Friday 21st April is John Muir Day.
I'm writing to you from Scotland, where John was born and lived until he was eleven when he emigrated to the USA. If you're reading this in America many of you already know, and celebrate the "father of National Parks" and founder of the modern conservation movement.
Here in Scotland and indeed, the wider United Kingdom, John Muir - once little known is becoming more honoured each year. One of the main reasons for this is through the work of the John Muir Trust - a charity that works to defend wild land, enhance habitats and encourage people of all ages and backgrounds to connect with wild places. In Scotland the Trust owns and manages some of our wildest places and, over 300,000 people have completed the John Muir Award.
"When we try to pick out anything by itself, we find it hitched to everything else in the Universe." - John Muir
• February 2016 - My family is on holiday near Pitlochry, Scotland and visit Wild Space - a visitor centre and exhibition space that shares the work of the John Muir Trust (JMT)
• November 2016 - We become members of JMT - I'm looking for an antidote to the Xbox we're getting our children for Christmas.
• December 2016 - I'm in work (I'm an executive recruiter, my son likes it when I say "head-hunter") my Director calls out "Would anyone like to recruit a Chief Executive for the John Muir Trust?....”
The last few months have seen me get to know the Trust, the trustees and the people who work there pretty well; I'm so proud to be a member of this organisation that punches above its weight to protect, enhance and connect people to the wild.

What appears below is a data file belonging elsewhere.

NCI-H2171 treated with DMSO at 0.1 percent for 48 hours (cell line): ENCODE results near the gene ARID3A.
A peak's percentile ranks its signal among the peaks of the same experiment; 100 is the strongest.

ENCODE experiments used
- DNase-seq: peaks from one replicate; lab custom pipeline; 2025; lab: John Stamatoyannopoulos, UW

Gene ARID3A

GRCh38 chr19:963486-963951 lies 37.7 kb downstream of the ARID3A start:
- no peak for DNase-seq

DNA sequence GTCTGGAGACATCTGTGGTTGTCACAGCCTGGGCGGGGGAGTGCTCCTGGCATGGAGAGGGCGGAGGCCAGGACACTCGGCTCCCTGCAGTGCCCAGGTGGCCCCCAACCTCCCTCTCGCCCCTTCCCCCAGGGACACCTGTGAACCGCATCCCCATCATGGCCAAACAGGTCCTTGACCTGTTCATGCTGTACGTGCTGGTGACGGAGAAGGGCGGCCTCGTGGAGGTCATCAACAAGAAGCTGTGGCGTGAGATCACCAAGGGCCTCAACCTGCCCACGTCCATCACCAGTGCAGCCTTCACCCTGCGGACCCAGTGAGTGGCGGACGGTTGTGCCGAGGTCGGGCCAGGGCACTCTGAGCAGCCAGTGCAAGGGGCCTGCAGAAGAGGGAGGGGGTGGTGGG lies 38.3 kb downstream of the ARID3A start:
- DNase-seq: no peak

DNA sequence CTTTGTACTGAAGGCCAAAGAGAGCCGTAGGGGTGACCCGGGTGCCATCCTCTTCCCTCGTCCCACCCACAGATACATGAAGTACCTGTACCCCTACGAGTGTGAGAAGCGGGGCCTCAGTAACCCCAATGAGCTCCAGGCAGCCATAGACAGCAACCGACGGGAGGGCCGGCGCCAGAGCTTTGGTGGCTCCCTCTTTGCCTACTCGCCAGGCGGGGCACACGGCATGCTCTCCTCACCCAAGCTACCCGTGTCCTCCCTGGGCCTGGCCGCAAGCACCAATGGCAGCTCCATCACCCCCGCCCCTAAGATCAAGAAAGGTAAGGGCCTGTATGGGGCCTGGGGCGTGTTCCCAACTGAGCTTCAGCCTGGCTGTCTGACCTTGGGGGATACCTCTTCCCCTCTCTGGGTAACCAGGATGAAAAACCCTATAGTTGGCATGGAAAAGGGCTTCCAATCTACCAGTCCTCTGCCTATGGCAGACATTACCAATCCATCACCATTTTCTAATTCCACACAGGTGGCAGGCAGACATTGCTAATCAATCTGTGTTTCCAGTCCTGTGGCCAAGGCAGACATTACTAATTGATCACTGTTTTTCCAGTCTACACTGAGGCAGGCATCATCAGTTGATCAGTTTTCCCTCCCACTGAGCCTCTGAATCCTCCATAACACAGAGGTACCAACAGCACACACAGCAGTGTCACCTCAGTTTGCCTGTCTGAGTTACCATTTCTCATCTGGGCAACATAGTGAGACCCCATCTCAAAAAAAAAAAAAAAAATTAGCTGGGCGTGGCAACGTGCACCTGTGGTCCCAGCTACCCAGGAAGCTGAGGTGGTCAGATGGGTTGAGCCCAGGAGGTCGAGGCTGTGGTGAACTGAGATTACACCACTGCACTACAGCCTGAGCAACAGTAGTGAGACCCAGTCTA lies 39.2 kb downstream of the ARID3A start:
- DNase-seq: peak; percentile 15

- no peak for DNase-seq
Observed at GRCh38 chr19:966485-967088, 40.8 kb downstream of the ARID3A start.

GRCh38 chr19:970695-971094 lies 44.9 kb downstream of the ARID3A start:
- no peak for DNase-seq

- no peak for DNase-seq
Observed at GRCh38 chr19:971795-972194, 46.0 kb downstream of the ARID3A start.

In 1901 John Muir wrote - "Thousands of tired, nerve-shaken, over-civilized people are beginning to find out that going to the mountains is going home; that wildness is a necessity; and that mountain parks and reservations are useful not only as fountains of timber and irrigating rivers, but as fountains of life."
Add another 116 years of "over-civilisation" and it feels like we are more tired and nerve-shaken than ever.
We're very fortunate to live in a village where we can take a short-walk to the woods and have a shorter dash for the train to commute into Glasgow to work. Last night we went for a walk after our tea (what we call dinner/supper here) and visited the Wee Glen, we played pooh sticks and gave big hugs to a mossy tree growing out over a small burn. It felt good!
I hope you get a chance to connect to the wild this week, if you do and you’re so inclined – #JohnMuirDay
I've been on the Listserve for c.4 years (thanks Sam). The first email I received made me laugh out loud (a story about a deer sitting up like a human). I read them all, some I skim and I’ll reply to those that move me. Thanks to everyone for being part of this; I enjoy hearing your news, following up on your recommendations and having a wee keek into your lives.